From the Publisher
"Particularly good entries may be found on 'Censorship', 'Suburbs', 'Historians terms', 'Medicine, contributions to', Copyright and piracy in the eighteenth century' and 'Colonisation, theories of', to take just a random selection. The panel of contributors seems very strong and the editor's remarks on them as a body are very interesting. The work is comprehensively indexed (hooray)." Peter J. Guilding, Reference Reviews
"McCormack presents a fascinating snapshot of modern Ireland. With its emphasis on Irish culture beyond Yeats and Heaney, this is an invaluable addition to any reference collection." J.J. Doherty, Northern Arizona University
"The Companion is a bounteous compilation, from which students and casual readers alike will emerge with a far healthier idea of what has constituted Irish culture in the modern era."The Times Higher Education Supplement
"The Blackwell Companion to Modern Irish Culture, edited by W. J. McCormack is particularly useful for basic information on interdisciplinary terms, movements, and other topics. A thorough topic index aids access." Choice
"Like most books from this publisher, the Blackwell Companion to Modern Irish Culture is a handsome volume. In its outward appearance, the Companion is an object that book-buying people almost automatically covet". Anglia: Zeitschrift fur Englische Philologie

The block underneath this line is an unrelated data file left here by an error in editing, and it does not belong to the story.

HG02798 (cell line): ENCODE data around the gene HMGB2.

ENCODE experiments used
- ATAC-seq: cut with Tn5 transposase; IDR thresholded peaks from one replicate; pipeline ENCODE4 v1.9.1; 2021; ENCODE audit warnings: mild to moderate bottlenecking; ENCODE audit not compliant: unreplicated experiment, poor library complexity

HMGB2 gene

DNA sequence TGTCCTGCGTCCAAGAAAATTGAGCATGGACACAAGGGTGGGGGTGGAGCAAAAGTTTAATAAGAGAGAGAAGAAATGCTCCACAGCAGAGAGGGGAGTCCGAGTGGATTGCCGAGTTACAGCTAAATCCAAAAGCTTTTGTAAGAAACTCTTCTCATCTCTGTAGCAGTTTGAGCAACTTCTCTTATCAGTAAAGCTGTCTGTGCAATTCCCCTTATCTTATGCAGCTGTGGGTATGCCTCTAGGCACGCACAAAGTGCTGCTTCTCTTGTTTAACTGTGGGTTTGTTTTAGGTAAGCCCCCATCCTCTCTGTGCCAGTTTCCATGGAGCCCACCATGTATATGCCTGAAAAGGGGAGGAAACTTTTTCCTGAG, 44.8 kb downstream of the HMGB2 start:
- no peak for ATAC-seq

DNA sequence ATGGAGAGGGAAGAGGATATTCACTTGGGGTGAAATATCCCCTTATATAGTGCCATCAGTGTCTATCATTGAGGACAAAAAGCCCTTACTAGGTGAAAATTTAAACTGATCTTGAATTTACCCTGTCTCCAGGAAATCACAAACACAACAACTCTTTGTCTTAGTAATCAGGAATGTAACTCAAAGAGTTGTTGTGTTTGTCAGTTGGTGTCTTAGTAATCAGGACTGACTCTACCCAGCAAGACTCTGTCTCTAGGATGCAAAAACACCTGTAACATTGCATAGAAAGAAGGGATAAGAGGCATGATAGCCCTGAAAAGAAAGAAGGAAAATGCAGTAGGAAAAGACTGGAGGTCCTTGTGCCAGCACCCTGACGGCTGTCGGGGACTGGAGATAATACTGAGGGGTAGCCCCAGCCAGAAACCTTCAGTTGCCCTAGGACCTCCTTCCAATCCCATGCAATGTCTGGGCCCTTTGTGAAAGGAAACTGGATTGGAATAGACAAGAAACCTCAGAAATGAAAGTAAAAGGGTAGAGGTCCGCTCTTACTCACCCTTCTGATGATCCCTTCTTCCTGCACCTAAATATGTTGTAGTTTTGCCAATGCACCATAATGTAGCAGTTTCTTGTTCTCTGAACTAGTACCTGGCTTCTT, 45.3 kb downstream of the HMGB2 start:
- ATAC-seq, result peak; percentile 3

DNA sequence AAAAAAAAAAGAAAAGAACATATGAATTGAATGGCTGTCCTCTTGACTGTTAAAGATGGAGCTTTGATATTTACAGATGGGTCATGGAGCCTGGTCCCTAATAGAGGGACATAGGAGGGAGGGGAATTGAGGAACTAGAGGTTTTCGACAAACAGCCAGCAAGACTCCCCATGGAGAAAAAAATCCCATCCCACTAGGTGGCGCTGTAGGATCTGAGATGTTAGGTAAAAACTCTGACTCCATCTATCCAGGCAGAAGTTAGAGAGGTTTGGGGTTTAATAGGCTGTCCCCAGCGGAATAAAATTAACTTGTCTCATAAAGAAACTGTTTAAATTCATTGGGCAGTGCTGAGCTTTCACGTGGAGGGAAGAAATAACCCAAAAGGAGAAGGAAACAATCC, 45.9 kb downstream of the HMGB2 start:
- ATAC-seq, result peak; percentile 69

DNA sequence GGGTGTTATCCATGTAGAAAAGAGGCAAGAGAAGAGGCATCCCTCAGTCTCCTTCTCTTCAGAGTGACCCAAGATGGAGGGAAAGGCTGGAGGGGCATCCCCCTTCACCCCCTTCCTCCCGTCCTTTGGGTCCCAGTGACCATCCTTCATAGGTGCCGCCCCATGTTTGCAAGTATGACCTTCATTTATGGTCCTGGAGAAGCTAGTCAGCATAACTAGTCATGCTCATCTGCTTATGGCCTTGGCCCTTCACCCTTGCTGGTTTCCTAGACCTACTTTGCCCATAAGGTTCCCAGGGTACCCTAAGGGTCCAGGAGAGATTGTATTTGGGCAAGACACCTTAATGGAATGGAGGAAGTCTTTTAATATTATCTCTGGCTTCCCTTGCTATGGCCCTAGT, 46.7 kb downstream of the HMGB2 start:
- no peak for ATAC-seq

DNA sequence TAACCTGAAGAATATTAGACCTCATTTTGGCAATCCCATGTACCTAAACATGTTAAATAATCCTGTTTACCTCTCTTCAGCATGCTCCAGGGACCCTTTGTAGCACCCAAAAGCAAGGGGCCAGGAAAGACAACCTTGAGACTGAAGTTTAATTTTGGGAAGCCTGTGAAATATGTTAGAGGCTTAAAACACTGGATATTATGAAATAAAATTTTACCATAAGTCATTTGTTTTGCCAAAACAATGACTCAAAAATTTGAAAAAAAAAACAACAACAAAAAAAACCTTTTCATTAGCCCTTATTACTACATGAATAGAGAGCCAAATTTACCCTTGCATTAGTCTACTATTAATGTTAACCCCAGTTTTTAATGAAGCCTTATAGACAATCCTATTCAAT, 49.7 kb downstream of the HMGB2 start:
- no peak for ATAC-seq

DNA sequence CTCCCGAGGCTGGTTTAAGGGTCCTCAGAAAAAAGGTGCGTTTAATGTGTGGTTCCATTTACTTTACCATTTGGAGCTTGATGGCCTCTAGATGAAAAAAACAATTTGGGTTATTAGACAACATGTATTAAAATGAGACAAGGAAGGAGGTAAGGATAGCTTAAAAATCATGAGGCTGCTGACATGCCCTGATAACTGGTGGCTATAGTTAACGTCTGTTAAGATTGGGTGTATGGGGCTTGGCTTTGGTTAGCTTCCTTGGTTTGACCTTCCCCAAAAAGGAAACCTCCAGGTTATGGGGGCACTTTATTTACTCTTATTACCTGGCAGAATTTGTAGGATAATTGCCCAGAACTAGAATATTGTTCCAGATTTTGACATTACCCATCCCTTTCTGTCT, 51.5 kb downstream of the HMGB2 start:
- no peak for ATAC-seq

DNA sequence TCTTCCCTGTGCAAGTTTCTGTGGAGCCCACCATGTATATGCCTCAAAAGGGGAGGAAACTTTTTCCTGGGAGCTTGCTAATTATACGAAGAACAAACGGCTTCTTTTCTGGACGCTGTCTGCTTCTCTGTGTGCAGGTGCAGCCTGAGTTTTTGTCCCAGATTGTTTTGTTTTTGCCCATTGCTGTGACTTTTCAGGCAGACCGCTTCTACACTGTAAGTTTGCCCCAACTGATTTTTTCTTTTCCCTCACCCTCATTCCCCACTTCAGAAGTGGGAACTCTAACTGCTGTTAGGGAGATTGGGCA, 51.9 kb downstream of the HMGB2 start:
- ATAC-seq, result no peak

An Irish kaleidoscope is how literary historian McCormack (Ascendancy and Tradition in Anglo-Irish Literary History from 1789 to 1939, 1985) describes this volume on Anglophone Irish culture since 1450. The alphabetical entries, which range from Abbey Theatre to the balladeer Zozimus, vary in length from a brief paragraph to several pages. The work focuses on the arts but contains entries on other cultural matters such as abortion, divorce, education, and religion. The volume, the editor notes, is intended to entertain as well as inform, so entries contain opinion as well as fact. Since collective headings are often used, the same subject turns up in various citations, making the index essential, especially because there are no cross references. Some headings seem odd, such as Fiction to 1830; no reason is given for this date limitation, and there are no other entries on fiction. In addition, some entries highlighting the current state of their subjects may soon become dated. Nonetheless, this resource provides valuable insights into Irish culture. Recommended for academic and larger public libraries.Denise J. Stankovics, Rockville P.L., Vernon, CT
The book shows not just that aspects of human experience everywhere have influenced Ireland but also that Irish people have influenced aspects of life not normally associated with that country...it is indispensibly practical, accessible and a source of limitless eclectic pleasure.
From The Times Literary Supplement.